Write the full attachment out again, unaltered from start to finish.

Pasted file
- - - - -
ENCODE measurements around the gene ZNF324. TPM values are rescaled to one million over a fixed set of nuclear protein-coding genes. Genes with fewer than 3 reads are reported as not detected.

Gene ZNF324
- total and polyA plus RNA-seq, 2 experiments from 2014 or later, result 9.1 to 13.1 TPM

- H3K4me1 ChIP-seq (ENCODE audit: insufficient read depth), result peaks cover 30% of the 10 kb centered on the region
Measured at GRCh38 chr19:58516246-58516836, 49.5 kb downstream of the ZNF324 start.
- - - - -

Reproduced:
ENCODE measurements around the gene ZNF324. TPM values are rescaled to one million over a fixed set of nuclear protein-coding genes. Genes with fewer than 3 reads are reported as not detected.

Gene ZNF324
- total and polyA plus RNA-seq, 2 experiments from 2014 or later, result 9.1 to 13.1 TPM

- H3K4me1 ChIP-seq (ENCODE audit: insufficient read depth), result peaks cover 30% of the 10 kb centered on the region
Measured at GRCh38 chr19:58516246-58516836, 49.5 kb downstream of the ZNF324 start.